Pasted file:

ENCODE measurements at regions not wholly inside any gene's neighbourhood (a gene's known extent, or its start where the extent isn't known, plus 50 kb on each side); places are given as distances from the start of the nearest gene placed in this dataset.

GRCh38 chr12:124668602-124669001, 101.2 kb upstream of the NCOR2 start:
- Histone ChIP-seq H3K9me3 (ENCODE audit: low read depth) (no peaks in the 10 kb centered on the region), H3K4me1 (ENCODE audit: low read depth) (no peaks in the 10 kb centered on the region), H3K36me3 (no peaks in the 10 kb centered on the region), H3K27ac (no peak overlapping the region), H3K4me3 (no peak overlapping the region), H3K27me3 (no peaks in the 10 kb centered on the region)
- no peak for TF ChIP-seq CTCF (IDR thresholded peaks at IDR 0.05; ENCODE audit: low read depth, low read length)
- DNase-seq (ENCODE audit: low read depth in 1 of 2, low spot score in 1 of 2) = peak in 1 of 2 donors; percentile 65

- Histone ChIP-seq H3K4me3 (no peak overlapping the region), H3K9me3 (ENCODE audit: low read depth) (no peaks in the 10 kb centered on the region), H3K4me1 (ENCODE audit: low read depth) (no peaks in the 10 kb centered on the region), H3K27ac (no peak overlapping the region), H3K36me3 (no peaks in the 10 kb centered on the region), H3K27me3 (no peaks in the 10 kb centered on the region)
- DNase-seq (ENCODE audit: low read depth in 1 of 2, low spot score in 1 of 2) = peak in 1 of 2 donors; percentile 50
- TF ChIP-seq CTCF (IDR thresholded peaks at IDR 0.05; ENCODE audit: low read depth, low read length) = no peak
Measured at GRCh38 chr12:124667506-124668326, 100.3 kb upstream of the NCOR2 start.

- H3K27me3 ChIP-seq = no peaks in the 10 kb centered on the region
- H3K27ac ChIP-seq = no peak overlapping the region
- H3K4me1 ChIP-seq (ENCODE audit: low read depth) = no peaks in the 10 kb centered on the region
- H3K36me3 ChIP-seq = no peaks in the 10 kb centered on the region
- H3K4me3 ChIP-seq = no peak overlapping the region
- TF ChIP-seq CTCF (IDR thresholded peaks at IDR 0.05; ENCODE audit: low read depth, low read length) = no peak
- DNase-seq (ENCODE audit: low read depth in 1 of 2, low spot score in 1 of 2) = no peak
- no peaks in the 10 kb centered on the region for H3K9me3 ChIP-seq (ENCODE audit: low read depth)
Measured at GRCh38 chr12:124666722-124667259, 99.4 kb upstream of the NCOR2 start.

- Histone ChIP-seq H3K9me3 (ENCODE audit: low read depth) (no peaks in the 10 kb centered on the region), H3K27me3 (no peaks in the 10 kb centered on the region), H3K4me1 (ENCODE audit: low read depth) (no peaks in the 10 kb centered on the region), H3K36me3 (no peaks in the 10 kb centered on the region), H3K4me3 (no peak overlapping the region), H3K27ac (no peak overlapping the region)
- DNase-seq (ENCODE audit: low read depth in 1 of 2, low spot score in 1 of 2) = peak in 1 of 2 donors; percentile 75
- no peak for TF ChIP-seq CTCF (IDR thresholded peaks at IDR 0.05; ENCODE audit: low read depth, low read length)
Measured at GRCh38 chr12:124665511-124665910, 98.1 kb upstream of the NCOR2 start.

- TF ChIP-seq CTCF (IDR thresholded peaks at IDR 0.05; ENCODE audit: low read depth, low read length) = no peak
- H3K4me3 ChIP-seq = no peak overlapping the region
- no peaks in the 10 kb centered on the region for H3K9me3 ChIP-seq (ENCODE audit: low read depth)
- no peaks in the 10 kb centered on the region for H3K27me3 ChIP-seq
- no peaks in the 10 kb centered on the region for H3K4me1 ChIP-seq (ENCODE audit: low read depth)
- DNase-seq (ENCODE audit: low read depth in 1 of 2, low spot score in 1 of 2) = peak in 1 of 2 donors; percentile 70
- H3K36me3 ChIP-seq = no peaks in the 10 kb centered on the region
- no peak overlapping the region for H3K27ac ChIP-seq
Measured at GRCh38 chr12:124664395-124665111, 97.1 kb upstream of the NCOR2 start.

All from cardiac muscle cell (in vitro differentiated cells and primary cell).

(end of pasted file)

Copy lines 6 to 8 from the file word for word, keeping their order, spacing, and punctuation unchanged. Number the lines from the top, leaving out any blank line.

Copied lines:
- Histone ChIP-seq H3K4me3 (no peak overlapping the region), H3K9me3 (ENCODE audit: low read depth) (no peaks in the 10 kb centered on the region), H3K4me1 (ENCODE audit: low read depth) (no peaks in the 10 kb centered on the region), H3K27ac (no peak overlapping the region), H3K36me3 (no peaks in the 10 kb centered on the region), H3K27me3 (no peaks in the 10 kb centered on the region)
- DNase-seq (ENCODE audit: low read depth in 1 of 2, low spot score in 1 of 2) = peak in 1 of 2 donors; percentile 50
- TF ChIP-seq CTCF (IDR thresholded peaks at IDR 0.05; ENCODE audit: low read depth, low read length) = no peak